Archive for the ‘Children Spaces’ Category

Look mom, no lights!   1 comment

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Look mom, no lights!

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Despite the heavy rain outside, this interior is brightened by natural light transmitted through the translucent roof.

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Can you believe a reading room designed for a hundred people that doesn’t need a single light bulb!   Well, almost.

Natural daylight is used to flood the entire 12,000 square foot reading room of the Franklin Public Library.  Although lights are provided for the evening, overhead lighting isn’t  really required in the daytime; even when it is cloudy or raining.  The curved translucent roof amplifies the ambient light on a dark cloudy day and replaces the gloominess with happiness.

LEED AP, Dennis J. Kowal AIA, designed the first library ever that uses 100% natural light for both the circulation area and main reading room.   “We wanted patrons to feel uplifted and relaxed by the natural light washing over them” while providing an exposed structural system that is starkly revealed by the backlit roof.

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Dennis Kowal Architects also designed a place for donors to display hand made tiles of historical events that occurred in the Township.  Helping their clients raise funds for a project is a common benefit of working with the firm.  Dennis read his design book “Doorknobs” to children at the library to raise awareness of the renovation and sponsored a design competition for a custom tile.  DKA also donated a butterfly bench sculpture for the indoor butterfly garden to the delight of library supporters.

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Donor Wall designed by DKA includes a tile designed by a child who won the DKA library design competition!
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Would you like to see more neat stuff?    Click on the categories box at the left of this article and you can explore the visual world around you.  Learn how you can date a building by the nails used in construction or why there is a rain forest in New Jersey.

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Posted April 11, 2014 by Dennis Kowal Architects in Children Spaces, Library

National Association recognizes Kowal Design   2 comments

National Association recognizes Kowal Design

The magazine of the American Library Association selected a Dennis Kowal Architects’ design for creating a lot of impact for the dollar.    One of a handful of projects showcased in their Library Design Showcase 2012 for “Small Projects/Big Impact”, the new Plainfield Public Library children’s room is a first of its kind.  The entire existing children’s library was re-invented by the Kowal Team from lighting to furniture to architecture (see our earlier blog on September 26, 2011).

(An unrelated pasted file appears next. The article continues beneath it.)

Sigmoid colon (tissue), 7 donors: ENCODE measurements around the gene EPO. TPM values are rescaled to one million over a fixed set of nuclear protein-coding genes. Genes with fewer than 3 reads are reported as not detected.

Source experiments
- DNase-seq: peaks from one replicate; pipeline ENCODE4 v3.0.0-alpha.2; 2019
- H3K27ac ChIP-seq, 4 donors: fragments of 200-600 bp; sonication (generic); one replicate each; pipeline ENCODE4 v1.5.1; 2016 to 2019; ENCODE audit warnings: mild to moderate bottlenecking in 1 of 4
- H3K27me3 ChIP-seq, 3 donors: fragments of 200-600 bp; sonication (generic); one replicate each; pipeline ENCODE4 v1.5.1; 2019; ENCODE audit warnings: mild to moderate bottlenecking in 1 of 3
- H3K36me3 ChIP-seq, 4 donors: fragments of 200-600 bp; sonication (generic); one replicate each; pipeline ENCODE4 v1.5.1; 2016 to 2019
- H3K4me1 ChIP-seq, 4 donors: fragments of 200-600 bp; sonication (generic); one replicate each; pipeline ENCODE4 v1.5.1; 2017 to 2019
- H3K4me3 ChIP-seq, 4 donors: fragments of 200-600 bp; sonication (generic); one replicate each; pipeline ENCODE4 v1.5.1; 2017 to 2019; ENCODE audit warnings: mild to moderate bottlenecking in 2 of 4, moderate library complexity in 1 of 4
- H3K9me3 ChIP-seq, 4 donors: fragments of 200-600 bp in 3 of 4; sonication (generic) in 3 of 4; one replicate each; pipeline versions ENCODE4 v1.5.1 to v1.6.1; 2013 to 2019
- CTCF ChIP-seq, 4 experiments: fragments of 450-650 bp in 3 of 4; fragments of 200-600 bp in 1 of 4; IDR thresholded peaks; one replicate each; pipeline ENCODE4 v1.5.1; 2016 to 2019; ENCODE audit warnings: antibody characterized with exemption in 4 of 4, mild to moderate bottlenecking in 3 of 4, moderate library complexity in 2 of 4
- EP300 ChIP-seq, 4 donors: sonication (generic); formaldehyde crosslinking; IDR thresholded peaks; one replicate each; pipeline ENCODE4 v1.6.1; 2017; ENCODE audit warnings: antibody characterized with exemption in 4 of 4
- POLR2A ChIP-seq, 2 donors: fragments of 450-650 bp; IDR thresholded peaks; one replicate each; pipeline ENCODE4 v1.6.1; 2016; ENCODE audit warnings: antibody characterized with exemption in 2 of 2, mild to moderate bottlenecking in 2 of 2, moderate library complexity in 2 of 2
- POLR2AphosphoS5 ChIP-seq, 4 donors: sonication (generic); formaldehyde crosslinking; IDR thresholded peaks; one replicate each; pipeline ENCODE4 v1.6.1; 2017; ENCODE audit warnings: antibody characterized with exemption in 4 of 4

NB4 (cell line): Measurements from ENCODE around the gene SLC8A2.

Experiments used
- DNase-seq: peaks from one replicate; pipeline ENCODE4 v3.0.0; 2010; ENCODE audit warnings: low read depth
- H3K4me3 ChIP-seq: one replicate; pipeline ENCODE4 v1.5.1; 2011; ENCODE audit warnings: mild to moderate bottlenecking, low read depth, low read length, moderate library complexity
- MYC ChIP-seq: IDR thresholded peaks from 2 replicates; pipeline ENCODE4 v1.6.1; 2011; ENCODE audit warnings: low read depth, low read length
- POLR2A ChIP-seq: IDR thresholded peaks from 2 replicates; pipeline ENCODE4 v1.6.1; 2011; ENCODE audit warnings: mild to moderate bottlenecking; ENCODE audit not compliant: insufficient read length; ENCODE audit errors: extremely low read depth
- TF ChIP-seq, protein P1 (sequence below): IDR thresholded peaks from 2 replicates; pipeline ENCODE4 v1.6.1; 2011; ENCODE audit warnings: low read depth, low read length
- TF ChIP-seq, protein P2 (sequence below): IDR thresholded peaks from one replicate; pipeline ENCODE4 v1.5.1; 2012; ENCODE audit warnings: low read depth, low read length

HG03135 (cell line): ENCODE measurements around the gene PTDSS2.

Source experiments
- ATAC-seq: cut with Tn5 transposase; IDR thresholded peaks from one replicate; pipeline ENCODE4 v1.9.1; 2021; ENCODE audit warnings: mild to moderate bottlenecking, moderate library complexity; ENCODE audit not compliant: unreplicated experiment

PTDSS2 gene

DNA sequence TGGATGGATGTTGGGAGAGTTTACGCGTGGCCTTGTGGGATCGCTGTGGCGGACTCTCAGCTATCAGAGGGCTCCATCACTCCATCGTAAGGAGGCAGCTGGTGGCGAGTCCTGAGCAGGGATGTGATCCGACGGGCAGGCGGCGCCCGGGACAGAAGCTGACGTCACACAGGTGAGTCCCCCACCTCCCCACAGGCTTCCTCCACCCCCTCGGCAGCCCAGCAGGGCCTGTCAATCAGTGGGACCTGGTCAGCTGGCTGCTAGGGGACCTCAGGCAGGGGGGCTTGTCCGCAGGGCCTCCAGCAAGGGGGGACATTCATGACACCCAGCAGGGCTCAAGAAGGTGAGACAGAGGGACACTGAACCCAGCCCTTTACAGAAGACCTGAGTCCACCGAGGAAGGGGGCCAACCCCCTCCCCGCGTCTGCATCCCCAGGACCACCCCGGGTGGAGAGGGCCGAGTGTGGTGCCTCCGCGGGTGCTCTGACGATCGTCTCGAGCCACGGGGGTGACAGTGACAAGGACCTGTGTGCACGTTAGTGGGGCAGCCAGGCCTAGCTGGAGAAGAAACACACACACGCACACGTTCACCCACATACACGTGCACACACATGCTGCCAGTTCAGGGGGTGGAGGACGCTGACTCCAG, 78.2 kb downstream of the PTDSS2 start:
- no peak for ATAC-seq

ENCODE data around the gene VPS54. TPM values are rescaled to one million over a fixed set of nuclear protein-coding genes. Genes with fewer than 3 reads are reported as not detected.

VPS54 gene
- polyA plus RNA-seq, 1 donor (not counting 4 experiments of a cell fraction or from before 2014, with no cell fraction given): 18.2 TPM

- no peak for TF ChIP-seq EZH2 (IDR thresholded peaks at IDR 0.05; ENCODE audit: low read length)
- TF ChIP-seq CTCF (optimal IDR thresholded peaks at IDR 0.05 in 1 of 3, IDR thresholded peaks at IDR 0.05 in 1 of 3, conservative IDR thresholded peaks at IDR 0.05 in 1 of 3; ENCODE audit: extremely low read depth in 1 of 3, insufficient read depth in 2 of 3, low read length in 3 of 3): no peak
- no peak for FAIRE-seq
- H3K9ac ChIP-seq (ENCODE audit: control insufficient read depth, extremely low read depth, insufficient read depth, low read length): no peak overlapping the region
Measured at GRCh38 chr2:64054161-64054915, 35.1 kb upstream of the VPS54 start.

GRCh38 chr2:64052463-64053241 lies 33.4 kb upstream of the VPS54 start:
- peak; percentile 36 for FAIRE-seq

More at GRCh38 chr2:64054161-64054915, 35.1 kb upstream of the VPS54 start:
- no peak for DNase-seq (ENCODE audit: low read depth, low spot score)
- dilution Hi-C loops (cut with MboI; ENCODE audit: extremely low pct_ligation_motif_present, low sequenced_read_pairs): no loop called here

Working closely with the Library Director, Assistant, and a Board Member with rainforest expertise, the Kowal Team shaped all of the existing liabilities into assets.  A old reading pit that the Library assumed would be in-filled became a reading pond complete with a rope bridge and foliage.   The mess of pipes concrete, and ductwork above the suspended ceilings that were assumed to remain neatly out of sight were instead exposed to create a lofty interior and painted to look like vines and the tree canopy.    And the existing wide open and “boring” floor plan was enhanced with a series of intimate spaces.  Thatched roof reading huts, a canvas teen tent, a reptile inspired computer counter wrapping around a bamboo forest, and a story room under a strangler fig tree define fun places to read without sacrificing sight lines and ease of supervision.    Even the circulation desk is a compilation of custom made cargo boxes which feature sustainable wood construction.

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Table tops and walls featured scenes from the rainforest.

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A rope bridge spans this 15’ reading pond that is a favorite of all who enter.

BEFORE photo with low ceilings and and overcrowded circulation desk.

AFTER photo with exposed concrete waffle slab construction and sinuous piping transformed into the forest canopy.

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Once again, Dennis Kowal Architects prove you can stretch your dollars when you are willing to stretch your imagination. Critics apparently agree. One impressed patron was overheard saying “I used to drag my children to the library, now my kids drag me!” The Dennis Kowal Architects design was also featured in the October 2011 issue of Library Journal and noted as “New Jersey children are wild about the rain forest-themed children’s library!”

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Right down to the details   1 comment

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Right down to the details